Just when I worry that I’ll run out of things to say, something new and newly absurd happens. On a national scale, there was Donald Trump accusing Barack Obama of wiretapping, Mike Pence using a private email and Jeff Sessions surreptitiously meeting with the Russian ambassador. On a local scale, there was debate over whether Aaron Carter’s support of Donald Trump makes him condemnable (it does) and whether his renunciation of said support makes him redeemable (it does not).
All of this absurdity means that we, as a press, have a lot to cover. It also makes coverage efforts themselves feel futile, as correcting blatant falsities gets exhausting when the figures being corrected invert the truth to say “no, you’re lying.” But if we give up, we allow a crazy spectacle to serve its purpose as a distraction, and we get so caught up in the obfuscation of truth that we lose track of indisputable realities.
One of the realities that seems to have gotten lost in the tangle of headlines is an inter-state legislative crackdown on civilians’ right to organize. The New York Times reported on March 2 that “Republican legislators in at least 16 states have filed bills intended to make protests more orderly or to toughen penalties against ones that go awry.” These newly proposed restrictions include classifying the obstruction of a high-speed road as a felony in Iowa and an allowance for cities to sue demonstrators “for the cost of policing their protests” in Minnesota.
Since the Times identifies these as Republican-led charges, students who feel cozy in their so-called “liberal bubbles” might not detect an immediate concern, but the article mentions two more states with protest-restricting bills headed for legislative floors: Massachusetts and North Carolina, the former of which some residents regard as a utopian liberal exception. It’s not. Any space, from a nation to a classroom, can foster one sort of perspective or ideology while still giving to influences from another. People can laud or lament ideological isolation all they want, but the exceptions don’t really exist.
This mentality is dangerous because the illusion of exceptionality can easily lead to a lack of concern. In this vein, I remember a snippet from my conversation with Patrisse Cullors, when she made the unforgiving assertion: “There’s no reason why students should be apathetic in this time.” It’s a shame, I should note, that Cullors was not able to come to campus and invigorate the student body, and I look forward to running coverage of her promised eventual visit in the Voice, but whether she was or will be here or not, Cullors’ words remain true and pertinent. Among all the injustice and absurdity that surrounds us, there’s still a lot of apathy at Conn.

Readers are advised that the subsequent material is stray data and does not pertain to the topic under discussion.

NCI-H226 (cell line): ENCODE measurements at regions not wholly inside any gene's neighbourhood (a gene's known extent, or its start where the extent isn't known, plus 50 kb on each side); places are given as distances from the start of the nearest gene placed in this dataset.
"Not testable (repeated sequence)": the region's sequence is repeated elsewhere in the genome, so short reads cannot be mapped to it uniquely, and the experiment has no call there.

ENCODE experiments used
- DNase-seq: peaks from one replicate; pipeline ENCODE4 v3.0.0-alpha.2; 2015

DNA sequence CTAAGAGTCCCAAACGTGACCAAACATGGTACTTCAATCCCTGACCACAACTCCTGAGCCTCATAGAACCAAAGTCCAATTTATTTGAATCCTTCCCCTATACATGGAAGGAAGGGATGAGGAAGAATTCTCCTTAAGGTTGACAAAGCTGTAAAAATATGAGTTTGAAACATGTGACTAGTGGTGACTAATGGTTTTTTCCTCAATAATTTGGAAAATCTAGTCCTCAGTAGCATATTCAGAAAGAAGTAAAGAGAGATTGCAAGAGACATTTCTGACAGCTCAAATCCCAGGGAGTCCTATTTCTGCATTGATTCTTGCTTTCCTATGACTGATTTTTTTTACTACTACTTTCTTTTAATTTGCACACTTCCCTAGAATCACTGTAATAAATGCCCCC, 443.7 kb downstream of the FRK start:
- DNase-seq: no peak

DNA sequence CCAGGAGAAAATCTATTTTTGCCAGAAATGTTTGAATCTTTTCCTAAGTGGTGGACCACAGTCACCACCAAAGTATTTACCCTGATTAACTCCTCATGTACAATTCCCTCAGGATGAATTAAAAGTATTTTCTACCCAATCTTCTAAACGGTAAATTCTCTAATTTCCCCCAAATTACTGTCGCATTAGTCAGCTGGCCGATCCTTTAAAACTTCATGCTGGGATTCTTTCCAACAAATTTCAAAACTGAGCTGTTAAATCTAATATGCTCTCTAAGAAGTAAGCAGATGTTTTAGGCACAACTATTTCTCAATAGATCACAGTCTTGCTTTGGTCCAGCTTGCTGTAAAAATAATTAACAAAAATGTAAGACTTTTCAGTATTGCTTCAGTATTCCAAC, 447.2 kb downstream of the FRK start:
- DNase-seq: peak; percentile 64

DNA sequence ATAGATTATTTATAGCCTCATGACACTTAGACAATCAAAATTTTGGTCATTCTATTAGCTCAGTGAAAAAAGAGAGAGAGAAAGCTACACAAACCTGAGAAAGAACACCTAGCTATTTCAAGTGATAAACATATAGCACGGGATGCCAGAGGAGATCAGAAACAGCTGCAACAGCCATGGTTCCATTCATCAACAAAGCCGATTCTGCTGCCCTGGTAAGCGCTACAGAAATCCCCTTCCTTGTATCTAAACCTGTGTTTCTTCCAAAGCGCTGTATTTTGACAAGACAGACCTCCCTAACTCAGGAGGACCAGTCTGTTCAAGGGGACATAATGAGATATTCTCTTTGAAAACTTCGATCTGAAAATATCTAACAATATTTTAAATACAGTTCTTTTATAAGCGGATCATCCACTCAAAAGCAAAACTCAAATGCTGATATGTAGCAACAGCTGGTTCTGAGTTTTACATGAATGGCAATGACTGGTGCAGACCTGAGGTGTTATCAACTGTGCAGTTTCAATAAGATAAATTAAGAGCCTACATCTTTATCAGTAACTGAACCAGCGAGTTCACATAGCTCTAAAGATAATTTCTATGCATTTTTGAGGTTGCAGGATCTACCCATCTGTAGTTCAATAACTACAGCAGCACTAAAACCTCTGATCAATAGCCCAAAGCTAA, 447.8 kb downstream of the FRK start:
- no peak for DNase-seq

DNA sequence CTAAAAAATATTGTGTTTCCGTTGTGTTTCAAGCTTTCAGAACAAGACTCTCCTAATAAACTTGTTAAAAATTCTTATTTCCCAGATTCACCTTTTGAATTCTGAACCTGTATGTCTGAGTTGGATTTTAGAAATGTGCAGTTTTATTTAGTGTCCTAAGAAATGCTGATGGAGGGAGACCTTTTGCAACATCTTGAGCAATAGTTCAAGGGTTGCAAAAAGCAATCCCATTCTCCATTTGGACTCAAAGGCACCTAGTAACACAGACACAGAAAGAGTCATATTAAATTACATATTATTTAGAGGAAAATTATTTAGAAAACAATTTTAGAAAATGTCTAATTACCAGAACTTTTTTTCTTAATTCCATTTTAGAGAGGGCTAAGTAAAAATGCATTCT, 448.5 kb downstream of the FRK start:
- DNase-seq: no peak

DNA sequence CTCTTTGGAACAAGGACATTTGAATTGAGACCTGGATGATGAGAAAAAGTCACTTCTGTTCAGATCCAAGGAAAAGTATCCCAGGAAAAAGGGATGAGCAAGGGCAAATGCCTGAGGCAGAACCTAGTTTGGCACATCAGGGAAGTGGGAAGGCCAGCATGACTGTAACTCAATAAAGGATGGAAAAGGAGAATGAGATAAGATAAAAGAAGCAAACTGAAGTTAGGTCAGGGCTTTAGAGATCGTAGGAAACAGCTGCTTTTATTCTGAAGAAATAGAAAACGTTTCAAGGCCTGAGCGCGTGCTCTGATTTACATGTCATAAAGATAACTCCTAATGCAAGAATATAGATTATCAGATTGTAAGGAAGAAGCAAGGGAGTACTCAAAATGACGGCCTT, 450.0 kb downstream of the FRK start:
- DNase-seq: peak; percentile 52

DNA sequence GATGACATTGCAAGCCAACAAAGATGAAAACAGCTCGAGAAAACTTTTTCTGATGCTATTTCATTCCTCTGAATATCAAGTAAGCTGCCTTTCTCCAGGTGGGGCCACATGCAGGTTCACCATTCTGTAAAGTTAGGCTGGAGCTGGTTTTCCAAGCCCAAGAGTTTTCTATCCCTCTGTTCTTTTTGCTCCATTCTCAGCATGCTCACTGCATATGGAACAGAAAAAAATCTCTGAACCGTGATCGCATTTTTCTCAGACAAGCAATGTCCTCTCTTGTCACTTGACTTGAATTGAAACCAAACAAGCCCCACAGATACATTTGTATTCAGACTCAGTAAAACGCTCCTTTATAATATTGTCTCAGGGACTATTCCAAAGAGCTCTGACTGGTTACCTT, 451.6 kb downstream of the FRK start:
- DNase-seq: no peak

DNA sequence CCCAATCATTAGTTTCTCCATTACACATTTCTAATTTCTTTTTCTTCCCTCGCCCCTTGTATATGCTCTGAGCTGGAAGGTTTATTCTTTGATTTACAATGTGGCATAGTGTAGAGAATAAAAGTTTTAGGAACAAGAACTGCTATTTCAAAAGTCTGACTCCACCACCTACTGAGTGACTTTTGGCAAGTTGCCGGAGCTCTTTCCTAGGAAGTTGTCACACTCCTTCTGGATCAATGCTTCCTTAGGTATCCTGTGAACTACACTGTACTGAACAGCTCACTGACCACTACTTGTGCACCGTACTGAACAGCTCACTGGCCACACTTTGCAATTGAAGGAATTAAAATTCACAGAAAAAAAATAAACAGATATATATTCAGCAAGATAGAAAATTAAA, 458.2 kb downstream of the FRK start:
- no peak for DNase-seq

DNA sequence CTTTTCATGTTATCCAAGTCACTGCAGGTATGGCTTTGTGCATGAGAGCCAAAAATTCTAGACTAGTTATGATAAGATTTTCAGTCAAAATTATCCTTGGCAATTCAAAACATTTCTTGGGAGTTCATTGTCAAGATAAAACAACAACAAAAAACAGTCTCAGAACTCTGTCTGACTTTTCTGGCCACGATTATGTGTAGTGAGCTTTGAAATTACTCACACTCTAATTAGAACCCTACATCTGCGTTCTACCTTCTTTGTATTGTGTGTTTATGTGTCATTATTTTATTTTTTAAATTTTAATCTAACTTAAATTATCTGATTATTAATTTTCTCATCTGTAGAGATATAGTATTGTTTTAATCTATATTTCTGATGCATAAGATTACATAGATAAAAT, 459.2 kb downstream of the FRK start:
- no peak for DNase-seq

There are times when I’m amazed by passionate student efforts, but sometimes, I’m in awe at the apathy on campus. I guess that sense of awe comes out in my writing, as Blanche Boyd recently told me that my written voice resembles someone “sarcastic and detached” due to being “surrounded by absurdity, and furious.” Blanche was referring to how I write fiction and creative projects far unlike what you’ll see from me here, where I’m not too sarcastic and almost never detached. But to a degree, Blanche’s comments translate. For the Voice, I keep it together and mostly serious, but not everyone has to.
From contributors, we want to see critical and creative work; we want to see hilarious and enraged and above all, passionate work. Send us your tragic stories, your bizarre poems, your cutting satire. Do not send us your screenplays. But do send us your insightful essays on the state of the world right now, whether your world fits within this oblong little campus or stretches around the globe. One of the biggest misconceptions I hear about the Voice is that it’s a newspaper focused only on reporting on-campus news and events, and that is not the case. We do cover the local stuff—because if we didn’t, no one else would, and because hey, sometimes our community is interesting—but we’re really about sharing the voices of students, faculty and staff, whether by reporting what they’ve done or displaying their thoughts on a topic.
In this editorial, I threw you a piece of bait: your right to organize is in danger. So if you think that or anything else is noteable or question-worthy,—which you should—let us know. In the meantime, read this issue and listen to us think.